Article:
To say that the film doesn’t take itself too seriously is almost a given considering the cast and general premise. But what differentiates the picture from the recent glut of comic book adventure films is the absolute lack of pretension and the emphasis on character interaction. The core of the film is the friendship between Britt Reid and Kato. Seth Rogan and Jay Chou have a relaxed and completely unforced chemistry. The film certainly goes off into a verbal tangent or two, and it gives the two stars real room to breathe, so that we actually see these unlikely allies getting to know and like each other. The fancy car and snazzy gadgets are secondary to the somewhat silly story being told. What’s most refreshing is that Kato is not forced to be a sage monk of infinite patience and wisdom. Yes, Kato is smarter and tougher than Britt, but he’s just as prone to selfish impulses and just as willing to appreciate the sheer enjoyment of fighting crime with high-tech gadgets.

The supporting cast is filled out nicely by various veterans and character actors. Cameron Diaz scores a few laughs as an assistant with an uncanny knowledge of organized crime, and it’s to the film’s credit that she doesn’t serve as a love interest for either of our heroes. A welcome, if underused, Edward James Olmos plays it straight as the current head of the Reid family newspaper, and Edward Furlong drops in for a brief appearance. The opening moments involve a genuinely hilarious cameo that I won’t spoil, except to say that can only wonder when he found the time. But most superhero films are only as strong as their villain, and Christoph Weitz delivers in spades. The evil Chudnofsky even gets a character arc of his own, as he spends much of the film figuring out how to win back the ability to terrorize that he once possessed, an ability that now resides with a masked criminal moving in on his turf. Weitz scores big laughs in every scene he is in, and he’s one of the more just-plain amusing villains of this nature since Treat Williams smart-assed his way through The Phantom.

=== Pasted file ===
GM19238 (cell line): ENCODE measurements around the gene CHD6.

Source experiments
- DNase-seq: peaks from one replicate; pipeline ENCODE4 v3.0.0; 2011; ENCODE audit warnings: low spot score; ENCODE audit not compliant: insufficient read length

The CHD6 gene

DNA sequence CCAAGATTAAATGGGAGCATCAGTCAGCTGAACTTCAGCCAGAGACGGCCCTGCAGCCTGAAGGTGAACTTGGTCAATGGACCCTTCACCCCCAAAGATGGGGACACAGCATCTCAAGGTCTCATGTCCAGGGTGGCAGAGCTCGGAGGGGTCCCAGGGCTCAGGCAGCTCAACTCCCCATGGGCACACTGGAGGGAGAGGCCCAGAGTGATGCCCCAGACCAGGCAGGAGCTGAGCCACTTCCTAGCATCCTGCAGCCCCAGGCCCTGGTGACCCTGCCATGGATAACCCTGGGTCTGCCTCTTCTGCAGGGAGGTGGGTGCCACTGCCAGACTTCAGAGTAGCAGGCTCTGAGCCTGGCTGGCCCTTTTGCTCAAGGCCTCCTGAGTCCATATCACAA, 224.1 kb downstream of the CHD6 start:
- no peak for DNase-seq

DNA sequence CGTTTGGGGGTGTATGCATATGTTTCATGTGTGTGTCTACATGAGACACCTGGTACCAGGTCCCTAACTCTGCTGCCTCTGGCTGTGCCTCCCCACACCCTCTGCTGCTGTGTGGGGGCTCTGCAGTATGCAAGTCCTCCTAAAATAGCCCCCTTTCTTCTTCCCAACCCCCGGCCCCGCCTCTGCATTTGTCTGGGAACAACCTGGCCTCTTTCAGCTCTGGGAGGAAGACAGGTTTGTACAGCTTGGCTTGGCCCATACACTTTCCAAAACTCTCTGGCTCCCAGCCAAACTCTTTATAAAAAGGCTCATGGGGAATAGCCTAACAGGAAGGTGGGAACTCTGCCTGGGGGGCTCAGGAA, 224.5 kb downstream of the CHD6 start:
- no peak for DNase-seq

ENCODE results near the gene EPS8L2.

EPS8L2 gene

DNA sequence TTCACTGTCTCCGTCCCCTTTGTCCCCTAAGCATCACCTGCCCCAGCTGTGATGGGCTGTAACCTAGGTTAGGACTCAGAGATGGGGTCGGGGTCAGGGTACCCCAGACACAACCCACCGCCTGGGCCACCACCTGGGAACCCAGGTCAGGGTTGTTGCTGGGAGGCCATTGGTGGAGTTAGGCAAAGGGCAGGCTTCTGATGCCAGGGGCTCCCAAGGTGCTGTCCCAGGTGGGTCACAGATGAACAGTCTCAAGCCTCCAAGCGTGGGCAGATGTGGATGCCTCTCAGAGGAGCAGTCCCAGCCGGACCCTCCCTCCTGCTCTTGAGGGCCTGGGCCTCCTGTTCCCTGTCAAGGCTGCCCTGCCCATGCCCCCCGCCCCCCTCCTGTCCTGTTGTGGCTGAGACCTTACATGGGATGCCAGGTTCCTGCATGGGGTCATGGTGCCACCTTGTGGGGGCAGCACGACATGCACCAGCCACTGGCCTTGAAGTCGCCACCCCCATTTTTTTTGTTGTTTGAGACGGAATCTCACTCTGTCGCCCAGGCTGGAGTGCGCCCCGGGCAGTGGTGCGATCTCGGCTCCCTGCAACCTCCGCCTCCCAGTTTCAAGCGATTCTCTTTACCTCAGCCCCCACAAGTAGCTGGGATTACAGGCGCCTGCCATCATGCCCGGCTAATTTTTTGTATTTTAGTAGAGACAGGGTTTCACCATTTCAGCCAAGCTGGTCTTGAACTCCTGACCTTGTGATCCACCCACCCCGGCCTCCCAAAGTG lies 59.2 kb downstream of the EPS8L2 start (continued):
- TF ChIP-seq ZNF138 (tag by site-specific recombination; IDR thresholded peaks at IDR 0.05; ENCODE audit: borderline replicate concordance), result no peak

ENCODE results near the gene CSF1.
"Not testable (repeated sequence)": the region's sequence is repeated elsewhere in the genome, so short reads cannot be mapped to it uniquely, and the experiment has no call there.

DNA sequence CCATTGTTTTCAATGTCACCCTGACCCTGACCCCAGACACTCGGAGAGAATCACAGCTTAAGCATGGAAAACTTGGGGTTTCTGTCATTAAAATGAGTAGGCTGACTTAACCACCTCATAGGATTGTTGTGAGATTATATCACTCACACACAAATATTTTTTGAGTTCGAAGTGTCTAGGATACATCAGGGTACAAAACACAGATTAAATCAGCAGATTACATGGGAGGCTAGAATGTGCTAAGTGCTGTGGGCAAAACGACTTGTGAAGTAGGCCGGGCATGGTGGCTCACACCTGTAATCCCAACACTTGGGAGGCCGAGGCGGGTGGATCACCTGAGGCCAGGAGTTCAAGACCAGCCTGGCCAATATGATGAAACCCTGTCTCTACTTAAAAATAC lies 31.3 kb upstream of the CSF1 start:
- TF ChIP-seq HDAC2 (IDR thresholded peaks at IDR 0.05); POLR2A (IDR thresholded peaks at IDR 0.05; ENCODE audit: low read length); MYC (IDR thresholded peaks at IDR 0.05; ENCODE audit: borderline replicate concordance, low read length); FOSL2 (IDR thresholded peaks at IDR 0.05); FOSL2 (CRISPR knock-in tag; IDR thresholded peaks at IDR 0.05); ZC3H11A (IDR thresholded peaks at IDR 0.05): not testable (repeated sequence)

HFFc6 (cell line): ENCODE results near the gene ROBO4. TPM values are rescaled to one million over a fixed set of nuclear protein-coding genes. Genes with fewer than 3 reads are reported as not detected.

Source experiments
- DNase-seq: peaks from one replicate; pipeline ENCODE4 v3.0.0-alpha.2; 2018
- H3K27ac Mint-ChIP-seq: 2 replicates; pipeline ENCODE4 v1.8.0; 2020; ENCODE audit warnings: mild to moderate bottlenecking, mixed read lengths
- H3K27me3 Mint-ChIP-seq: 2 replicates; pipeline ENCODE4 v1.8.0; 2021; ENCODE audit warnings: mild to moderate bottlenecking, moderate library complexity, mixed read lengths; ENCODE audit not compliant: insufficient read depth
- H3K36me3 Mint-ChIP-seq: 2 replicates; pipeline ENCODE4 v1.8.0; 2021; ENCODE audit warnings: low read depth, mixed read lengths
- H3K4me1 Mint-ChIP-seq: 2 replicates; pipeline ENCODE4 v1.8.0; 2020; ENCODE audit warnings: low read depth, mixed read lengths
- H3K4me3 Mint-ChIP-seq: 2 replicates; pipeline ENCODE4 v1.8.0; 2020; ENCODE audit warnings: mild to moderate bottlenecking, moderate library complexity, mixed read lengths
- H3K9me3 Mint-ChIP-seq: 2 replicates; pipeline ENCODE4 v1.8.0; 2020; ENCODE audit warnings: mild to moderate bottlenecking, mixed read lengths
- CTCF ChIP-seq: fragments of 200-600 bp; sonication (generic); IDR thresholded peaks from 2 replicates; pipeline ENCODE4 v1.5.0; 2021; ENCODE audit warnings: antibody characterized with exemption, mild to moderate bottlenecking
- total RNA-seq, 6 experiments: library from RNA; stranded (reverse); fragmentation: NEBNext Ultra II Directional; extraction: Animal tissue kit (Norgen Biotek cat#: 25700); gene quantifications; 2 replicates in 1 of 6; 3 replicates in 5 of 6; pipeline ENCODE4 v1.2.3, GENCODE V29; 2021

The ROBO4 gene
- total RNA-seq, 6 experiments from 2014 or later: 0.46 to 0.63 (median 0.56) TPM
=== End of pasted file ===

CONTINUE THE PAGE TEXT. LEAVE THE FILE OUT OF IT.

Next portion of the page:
The action scenes are nothing to write home about, although the brief glimpses of ‘Kato vision’ are slightly amusing. The car chases are a bit choppy, but I was pleased by the action finale, which is one of those seemingly never-ending set pieces that just keeps going from one location to another, while constantly finding clever beats along the way. I like that the villains don’t screw around, as Chudnofsky immediately set out to kill the Green Hornet and attempt to do so as quickly and efficiently as possible (there is very little ‘monologuing’, except when it serves character beats). I like that the film is almost obscenely violent in spots, with several shocking deaths that only escaped an R-rating due to the irreverent tone of the picture. And I appreciate how the film slyly plays with comic book conventions and exists in a world where the characters had actual knowledge of the existence of fictional masked heroes and villains. This is no Scream/Kiss Kiss Bang Bang deconstruction, but far too many superhero pictures exist in a vacuum where seemingly no one has ever heard of Batman or Spider-Man. Oh, and the 3D is invisible and useless while the IMAX screen adds little, but don’t hold that against the movie itself.


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To read more about this article go to Mendelson Memos